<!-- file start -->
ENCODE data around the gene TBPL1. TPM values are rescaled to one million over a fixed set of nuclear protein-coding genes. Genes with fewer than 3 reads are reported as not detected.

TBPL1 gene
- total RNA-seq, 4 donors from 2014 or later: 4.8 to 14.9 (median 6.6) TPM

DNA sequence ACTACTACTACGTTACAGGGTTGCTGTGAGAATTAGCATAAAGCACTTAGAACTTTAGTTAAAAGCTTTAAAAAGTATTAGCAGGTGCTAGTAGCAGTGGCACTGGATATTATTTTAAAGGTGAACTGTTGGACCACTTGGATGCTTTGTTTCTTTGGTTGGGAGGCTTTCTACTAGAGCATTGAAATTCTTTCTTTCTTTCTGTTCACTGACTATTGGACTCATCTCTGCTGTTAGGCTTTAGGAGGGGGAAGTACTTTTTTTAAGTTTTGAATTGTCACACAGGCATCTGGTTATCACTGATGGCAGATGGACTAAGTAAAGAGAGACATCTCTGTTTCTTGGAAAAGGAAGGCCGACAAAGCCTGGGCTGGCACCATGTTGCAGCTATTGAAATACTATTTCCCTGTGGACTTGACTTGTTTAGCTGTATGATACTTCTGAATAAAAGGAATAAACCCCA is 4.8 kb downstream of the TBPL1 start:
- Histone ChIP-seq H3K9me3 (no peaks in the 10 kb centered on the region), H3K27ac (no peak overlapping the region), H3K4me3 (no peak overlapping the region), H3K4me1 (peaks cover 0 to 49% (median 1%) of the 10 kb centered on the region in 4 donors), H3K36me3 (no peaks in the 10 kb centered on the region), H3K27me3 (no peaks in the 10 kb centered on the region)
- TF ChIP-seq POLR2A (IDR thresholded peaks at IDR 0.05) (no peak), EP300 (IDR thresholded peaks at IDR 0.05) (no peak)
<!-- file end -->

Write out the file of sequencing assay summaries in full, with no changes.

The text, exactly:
ENCODE data around the gene TBPL1. TPM values are rescaled to one million over a fixed set of nuclear protein-coding genes. Genes with fewer than 3 reads are reported as not detected.

TBPL1 gene
- total RNA-seq, 4 donors from 2014 or later: 4.8 to 14.9 (median 6.6) TPM

DNA sequence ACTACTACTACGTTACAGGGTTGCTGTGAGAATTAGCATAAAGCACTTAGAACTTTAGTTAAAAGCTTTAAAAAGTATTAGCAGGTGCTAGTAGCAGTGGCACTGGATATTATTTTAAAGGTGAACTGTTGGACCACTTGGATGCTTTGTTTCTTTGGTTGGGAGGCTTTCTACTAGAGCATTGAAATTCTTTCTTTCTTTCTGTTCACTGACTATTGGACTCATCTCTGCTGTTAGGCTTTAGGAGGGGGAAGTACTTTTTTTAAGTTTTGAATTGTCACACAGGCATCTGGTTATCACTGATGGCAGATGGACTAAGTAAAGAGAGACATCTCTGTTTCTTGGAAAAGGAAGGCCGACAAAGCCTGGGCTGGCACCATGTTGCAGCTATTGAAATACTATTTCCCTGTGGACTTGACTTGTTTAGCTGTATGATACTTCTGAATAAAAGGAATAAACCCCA is 4.8 kb downstream of the TBPL1 start:
- Histone ChIP-seq H3K9me3 (no peaks in the 10 kb centered on the region), H3K27ac (no peak overlapping the region), H3K4me3 (no peak overlapping the region), H3K4me1 (peaks cover 0 to 49% (median 1%) of the 10 kb centered on the region in 4 donors), H3K36me3 (no peaks in the 10 kb centered on the region), H3K27me3 (no peaks in the 10 kb centered on the region)
- TF ChIP-seq POLR2A (IDR thresholded peaks at IDR 0.05) (no peak), EP300 (IDR thresholded peaks at IDR 0.05) (no peak)